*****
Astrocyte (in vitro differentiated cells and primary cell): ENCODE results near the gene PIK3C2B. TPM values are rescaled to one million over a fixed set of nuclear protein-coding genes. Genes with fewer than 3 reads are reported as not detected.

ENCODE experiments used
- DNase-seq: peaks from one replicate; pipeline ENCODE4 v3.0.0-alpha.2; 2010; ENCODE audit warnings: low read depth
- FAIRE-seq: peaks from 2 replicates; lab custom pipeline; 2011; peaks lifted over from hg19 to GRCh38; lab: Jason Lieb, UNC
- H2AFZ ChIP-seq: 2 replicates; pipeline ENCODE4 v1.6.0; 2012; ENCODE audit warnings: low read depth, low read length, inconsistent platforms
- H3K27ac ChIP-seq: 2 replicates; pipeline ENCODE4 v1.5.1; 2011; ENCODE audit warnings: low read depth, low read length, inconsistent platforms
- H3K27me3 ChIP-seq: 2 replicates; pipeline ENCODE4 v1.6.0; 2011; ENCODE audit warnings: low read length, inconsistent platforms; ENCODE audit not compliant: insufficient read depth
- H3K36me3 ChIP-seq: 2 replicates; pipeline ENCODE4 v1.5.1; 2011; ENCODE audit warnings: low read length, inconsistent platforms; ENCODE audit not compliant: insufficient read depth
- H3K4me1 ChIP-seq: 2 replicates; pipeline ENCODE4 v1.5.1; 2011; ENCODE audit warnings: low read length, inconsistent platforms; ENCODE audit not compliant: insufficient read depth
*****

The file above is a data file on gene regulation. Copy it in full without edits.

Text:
Astrocyte (in vitro differentiated cells and primary cell): ENCODE results near the gene PIK3C2B. TPM values are rescaled to one million over a fixed set of nuclear protein-coding genes. Genes with fewer than 3 reads are reported as not detected.

ENCODE experiments used
- DNase-seq: peaks from one replicate; pipeline ENCODE4 v3.0.0-alpha.2; 2010; ENCODE audit warnings: low read depth
- FAIRE-seq: peaks from 2 replicates; lab custom pipeline; 2011; peaks lifted over from hg19 to GRCh38; lab: Jason Lieb, UNC
- H2AFZ ChIP-seq: 2 replicates; pipeline ENCODE4 v1.6.0; 2012; ENCODE audit warnings: low read depth, low read length, inconsistent platforms
- H3K27ac ChIP-seq: 2 replicates; pipeline ENCODE4 v1.5.1; 2011; ENCODE audit warnings: low read depth, low read length, inconsistent platforms
- H3K27me3 ChIP-seq: 2 replicates; pipeline ENCODE4 v1.6.0; 2011; ENCODE audit warnings: low read length, inconsistent platforms; ENCODE audit not compliant: insufficient read depth
- H3K36me3 ChIP-seq: 2 replicates; pipeline ENCODE4 v1.5.1; 2011; ENCODE audit warnings: low read length, inconsistent platforms; ENCODE audit not compliant: insufficient read depth
- H3K4me1 ChIP-seq: 2 replicates; pipeline ENCODE4 v1.5.1; 2011; ENCODE audit warnings: low read length, inconsistent platforms; ENCODE audit not compliant: insufficient read depth